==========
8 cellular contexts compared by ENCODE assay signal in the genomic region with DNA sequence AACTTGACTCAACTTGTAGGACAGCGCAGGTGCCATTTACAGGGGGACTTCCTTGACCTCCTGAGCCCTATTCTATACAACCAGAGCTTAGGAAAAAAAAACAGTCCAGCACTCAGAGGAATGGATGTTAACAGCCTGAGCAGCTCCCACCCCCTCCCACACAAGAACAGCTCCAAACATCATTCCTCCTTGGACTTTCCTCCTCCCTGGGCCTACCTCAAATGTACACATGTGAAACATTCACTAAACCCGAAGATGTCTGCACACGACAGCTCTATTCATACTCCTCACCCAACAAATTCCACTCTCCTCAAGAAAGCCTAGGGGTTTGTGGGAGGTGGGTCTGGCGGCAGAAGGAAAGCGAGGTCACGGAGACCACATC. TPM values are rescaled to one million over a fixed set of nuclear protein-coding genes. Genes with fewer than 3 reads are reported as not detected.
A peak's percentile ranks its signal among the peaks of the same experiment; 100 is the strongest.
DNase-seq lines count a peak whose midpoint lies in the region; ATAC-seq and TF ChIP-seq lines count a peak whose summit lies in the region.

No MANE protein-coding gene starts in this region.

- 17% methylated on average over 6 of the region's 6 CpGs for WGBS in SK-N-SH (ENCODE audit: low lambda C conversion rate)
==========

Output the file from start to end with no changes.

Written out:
8 cellular contexts compared by ENCODE assay signal in the genomic region with DNA sequence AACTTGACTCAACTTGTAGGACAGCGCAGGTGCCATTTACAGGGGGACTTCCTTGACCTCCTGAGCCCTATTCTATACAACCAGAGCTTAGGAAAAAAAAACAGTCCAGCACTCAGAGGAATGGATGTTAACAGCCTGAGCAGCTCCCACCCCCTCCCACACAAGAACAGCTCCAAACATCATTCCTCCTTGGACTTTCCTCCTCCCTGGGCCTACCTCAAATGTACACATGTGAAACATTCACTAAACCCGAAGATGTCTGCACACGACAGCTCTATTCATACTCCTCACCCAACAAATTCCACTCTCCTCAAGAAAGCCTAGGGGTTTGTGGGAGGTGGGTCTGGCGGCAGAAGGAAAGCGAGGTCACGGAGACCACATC. TPM values are rescaled to one million over a fixed set of nuclear protein-coding genes. Genes with fewer than 3 reads are reported as not detected.
A peak's percentile ranks its signal among the peaks of the same experiment; 100 is the strongest.
DNase-seq lines count a peak whose midpoint lies in the region; ATAC-seq and TF ChIP-seq lines count a peak whose summit lies in the region.

No MANE protein-coding gene starts in this region.

- 17% methylated on average over 6 of the region's 6 CpGs for WGBS in SK-N-SH (ENCODE audit: low lambda C conversion rate)